Yesterday we reported that Steve McClure had made the first ascent of the headwall project at Nesscliffe. Steve named the route Greatness Wall and graded it E10 7a. The project has been attempted by Nesscliffe legend Nick Dixon and has since seen attention from Ed Booth and most notably James McHaffie.
Steve told UKC a little about the route: 'The line is stunning if you can call it a line as such - more of a blank wall. Nesscliffe is all about lines and walls, immense corners and aretes and the walls between. There are few crags that can match the line appeal of Nesscliffe. It truly is a great crag, unusually ignored by most UK climbers.'
The route itself is an 18m face climb with a horizontal break the crosses the whole cliff at 12. The bottom wall is around E6 and features pockets and sidepulls. Fortunately, this section is well protected by Dragon Cams.
'It's just hard enough to leave you very slightly pumped before things turn much harder! The break is protected with an excellent (preplaced) thread. From the break to the top is pretty relentless with a line that weaves left and right to form a desperate path through a collection of really quite poor sloping sandstone edges. There is nowhere to stop or think or compose yourself as you gain distance from the lonely thread below. That thread that seemed more than adequate, now looking very far away indeed. The moves are total wall climb; poor footholds with fast hand moves between the bad edges, hard foot swaps, where if your feet go you are absolutely certainly out of there!'
Steve was first told about the project a couple of years ago by Nick Dixon and it sounded like his cup of tea: 'a headpoint route of high difficulty, just my style, with a bunch of spice but not death!'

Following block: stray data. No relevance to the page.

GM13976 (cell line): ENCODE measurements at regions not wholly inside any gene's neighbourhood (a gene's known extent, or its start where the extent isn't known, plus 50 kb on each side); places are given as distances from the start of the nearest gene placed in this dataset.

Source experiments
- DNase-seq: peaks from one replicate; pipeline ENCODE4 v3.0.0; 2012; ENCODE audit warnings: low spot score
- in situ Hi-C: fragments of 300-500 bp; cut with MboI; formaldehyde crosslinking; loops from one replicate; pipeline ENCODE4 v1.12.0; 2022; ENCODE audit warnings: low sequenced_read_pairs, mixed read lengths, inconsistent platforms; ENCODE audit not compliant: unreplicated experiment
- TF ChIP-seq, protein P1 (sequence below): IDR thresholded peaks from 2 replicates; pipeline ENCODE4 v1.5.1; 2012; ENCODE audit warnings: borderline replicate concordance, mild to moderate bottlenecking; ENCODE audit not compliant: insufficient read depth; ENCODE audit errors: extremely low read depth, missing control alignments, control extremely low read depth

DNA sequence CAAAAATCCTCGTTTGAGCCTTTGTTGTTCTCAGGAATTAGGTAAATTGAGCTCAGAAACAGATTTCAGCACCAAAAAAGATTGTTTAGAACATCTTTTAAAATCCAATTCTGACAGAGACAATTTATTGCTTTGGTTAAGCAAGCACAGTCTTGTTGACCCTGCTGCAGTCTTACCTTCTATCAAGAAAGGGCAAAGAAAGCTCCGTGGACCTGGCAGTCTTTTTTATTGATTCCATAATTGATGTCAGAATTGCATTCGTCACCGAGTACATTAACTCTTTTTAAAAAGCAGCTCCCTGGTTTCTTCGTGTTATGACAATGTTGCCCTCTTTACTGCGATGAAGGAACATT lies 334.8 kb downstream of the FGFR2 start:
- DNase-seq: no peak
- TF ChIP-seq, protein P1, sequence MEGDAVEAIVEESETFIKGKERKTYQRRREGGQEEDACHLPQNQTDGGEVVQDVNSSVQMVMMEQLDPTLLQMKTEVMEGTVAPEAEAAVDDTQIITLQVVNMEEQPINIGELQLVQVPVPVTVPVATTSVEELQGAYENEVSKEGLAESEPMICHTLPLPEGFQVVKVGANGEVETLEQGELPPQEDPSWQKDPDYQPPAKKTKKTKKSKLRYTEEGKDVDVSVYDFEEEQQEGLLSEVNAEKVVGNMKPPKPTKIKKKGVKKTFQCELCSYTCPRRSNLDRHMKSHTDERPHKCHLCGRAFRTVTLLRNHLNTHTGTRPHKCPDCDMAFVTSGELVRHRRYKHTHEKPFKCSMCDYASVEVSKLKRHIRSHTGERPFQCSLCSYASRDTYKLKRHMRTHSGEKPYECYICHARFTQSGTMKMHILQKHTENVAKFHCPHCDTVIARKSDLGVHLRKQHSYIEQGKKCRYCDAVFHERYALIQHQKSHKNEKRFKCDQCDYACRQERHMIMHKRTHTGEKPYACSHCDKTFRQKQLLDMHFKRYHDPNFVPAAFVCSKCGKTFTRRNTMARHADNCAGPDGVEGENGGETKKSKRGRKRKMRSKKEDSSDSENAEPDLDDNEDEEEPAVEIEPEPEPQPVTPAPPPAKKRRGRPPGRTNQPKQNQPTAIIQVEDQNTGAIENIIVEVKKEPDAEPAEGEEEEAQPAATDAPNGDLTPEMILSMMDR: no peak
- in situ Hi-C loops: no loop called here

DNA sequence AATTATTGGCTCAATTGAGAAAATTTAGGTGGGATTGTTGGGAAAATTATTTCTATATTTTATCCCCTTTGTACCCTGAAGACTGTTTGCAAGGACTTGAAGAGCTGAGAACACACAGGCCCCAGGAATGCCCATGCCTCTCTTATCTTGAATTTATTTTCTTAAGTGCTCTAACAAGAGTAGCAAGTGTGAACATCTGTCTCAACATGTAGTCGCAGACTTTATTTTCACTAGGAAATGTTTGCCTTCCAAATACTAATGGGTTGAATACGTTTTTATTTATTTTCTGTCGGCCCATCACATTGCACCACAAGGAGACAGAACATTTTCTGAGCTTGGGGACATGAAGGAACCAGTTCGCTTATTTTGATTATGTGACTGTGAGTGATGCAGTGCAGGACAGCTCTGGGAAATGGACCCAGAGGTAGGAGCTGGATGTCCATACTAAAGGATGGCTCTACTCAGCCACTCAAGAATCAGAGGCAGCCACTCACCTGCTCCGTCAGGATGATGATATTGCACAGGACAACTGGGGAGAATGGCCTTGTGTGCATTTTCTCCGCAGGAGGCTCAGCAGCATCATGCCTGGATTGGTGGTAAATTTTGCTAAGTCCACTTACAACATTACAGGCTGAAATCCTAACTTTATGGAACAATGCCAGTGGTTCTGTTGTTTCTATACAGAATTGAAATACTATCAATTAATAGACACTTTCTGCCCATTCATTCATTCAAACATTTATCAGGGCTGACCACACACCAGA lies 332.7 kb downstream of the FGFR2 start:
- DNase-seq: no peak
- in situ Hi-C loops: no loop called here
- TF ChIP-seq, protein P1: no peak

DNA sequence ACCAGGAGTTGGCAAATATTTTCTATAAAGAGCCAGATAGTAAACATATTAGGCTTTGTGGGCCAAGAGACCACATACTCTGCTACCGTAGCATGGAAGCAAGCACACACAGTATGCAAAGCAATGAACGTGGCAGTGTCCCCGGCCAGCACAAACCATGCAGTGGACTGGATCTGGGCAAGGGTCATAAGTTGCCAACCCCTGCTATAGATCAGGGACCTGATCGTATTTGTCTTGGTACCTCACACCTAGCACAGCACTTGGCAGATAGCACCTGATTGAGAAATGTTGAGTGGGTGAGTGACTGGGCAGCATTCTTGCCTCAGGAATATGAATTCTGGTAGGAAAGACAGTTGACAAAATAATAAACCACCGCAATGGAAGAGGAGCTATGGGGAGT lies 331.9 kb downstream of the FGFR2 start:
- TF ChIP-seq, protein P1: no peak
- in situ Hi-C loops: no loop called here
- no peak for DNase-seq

James McHaffie had been trying the route and came very close before falling from the very last move. He took the ride down the whole length of the wall and was very lucky to escape with a broken helmet and a few bruises. See the video below:
As to whether there was any competition or rivalry to finish the route, Steve said: 'There has been a lot of effort and interest, but it's an open project. Caff put in a chunk of effort and probably came up against some bad luck. I'd have preferred it if he'd done it first. Personally, there is no competition from me at all, absolutely none whatsoever. When I find a route as good as this, I just want to climb it, and take on the challenge; the difficulty, the control of fear. I wasn't after a first ascent, just an ascent.'
In total, Steve had three visits to the crag to climb the route. After initially trying the route on a self-belay device, he felt close enough to attempt the lead but 'backed off a while to give those trying a bit more chance. More recently I was given the green light to try. I'd been grabbed by this challenge, and so psyched to get stuck in. But really there was no time to spare. Conditions really count there. The sandstone soaks moisture and loses all its friction if warm! Hard stuff in summer is a big ask!'
The bank holiday arrived and thankfully the crag remained dry despite rain throughout the country. There was a pleasant breeze and conditions were as good as they can be in May.